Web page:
After considering policy and community strategies for promoting physical activity, workshop participants turned their attention to institutional strategies, in a session moderated by Linda Meyers. The session included presentations by Allison Nihiser and Nico Pronk, followed by a panel discussion with the speakers.
A key finding in the 2012 Physical Activity Guidelines for Americans Midcourse Report (HHS, 2012), according to Nihiser, is strong evidence for the importance of a multicomponent approach to promoting school physical activity. An essential part of this approach is physical education, the majority of which is spent keeping students active. Nihiser discussed how the recommendations in that report helped inform and strengthen the Comprehensive School Physical Activity Program of the Centers for Disease Control and Prevention (CDC) and SHAPE America—a national framework for addressing physical activity in schools—and how other national initiatives are helping states implement the report’s recommendations. Among other signs of progress, in 2013 CDC provided funding for the first time to all 50 states to support efforts to address physical activity in schools.
Many workplace physical activity programs are quite effective, but their effectiveness depends on design, according to Pronk. He described how the workplace has been changing such that jobs have become more sedentary, creating a great need for physical activity and movement. He then proposed an organizing framework for the implementation of effective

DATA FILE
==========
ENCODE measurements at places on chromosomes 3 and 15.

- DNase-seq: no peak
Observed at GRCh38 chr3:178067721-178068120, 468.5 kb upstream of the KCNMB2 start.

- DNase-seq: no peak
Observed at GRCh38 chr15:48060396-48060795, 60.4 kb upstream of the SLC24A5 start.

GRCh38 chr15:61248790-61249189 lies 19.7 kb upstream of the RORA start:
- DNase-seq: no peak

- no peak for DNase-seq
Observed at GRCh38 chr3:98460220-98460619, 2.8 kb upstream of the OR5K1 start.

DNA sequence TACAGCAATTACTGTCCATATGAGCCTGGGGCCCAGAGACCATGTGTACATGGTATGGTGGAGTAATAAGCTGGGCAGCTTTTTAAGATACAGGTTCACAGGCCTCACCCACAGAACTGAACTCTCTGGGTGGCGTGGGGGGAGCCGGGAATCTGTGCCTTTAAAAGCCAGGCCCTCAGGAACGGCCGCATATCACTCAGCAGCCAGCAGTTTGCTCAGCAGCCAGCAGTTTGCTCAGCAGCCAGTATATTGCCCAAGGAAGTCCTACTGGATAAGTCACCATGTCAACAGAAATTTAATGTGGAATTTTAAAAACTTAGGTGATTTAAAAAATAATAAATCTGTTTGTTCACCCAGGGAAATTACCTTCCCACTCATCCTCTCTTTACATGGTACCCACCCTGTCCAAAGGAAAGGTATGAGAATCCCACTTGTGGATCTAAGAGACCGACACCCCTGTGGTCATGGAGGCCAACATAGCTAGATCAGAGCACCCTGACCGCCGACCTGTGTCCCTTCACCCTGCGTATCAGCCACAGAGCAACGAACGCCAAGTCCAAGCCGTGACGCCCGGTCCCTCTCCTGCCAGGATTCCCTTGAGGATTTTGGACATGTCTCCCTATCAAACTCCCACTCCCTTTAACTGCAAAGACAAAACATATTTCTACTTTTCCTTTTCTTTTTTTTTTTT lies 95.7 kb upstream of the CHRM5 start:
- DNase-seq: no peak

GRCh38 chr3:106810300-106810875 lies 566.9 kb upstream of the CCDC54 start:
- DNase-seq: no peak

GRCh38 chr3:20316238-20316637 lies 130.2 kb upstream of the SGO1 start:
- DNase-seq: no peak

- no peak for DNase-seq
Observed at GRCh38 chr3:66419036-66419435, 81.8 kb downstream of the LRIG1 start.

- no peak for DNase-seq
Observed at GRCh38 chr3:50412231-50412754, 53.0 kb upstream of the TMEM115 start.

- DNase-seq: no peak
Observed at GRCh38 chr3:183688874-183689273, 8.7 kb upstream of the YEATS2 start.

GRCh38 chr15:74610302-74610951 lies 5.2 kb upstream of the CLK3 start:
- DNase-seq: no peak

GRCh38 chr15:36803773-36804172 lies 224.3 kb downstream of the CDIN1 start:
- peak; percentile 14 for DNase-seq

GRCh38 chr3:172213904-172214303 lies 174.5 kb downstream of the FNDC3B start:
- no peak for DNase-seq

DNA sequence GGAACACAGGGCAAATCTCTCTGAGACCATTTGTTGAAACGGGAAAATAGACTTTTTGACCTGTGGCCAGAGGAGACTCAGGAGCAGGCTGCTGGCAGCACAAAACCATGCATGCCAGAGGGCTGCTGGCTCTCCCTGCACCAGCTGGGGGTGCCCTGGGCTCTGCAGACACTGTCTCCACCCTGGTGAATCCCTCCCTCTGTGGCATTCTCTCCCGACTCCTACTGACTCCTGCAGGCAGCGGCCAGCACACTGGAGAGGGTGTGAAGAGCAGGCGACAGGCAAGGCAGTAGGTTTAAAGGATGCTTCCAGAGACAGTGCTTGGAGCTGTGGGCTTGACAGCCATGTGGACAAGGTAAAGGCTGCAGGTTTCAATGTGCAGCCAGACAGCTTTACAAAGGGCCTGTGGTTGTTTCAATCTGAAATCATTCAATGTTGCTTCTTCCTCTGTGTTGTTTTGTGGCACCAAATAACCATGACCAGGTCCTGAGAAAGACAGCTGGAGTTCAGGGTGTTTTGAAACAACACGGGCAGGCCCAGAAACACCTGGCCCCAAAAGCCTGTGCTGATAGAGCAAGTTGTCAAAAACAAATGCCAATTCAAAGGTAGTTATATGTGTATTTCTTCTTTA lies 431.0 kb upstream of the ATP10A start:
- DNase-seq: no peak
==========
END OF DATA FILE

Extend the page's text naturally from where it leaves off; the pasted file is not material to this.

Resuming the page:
workplace physical activity programs and elaborated on what researchers have learned about the design characteristics of successful programs. He also emphasized that the culture of an organization is a strong predictor of the degree of success of such programs.
A key finding in the Physical Activity Guidelines for Americans Midcourse Report (HHS, 2012), according to Nihiser, is that schools are an important setting for increasing levels of physical activity among youth. More important, she stated, the report presents strong evidence for recommending that schools implement a multicomponent approach to school physical activity and ensure that physical education is one component of that approach. The report emphasizes that schools should ensure not only that enough time during the school day is spent on physical education, but also that the majority of physical education class time is spent keeping students active. Additional key findings are that there is enough evidence to recommend implementing active transportation—that is, walking or biking—to and from school, and emerging evidence to recommend activity breaks (i.e., classroom-based physical activity and recess).
The Comprehensive School Physical Activity Program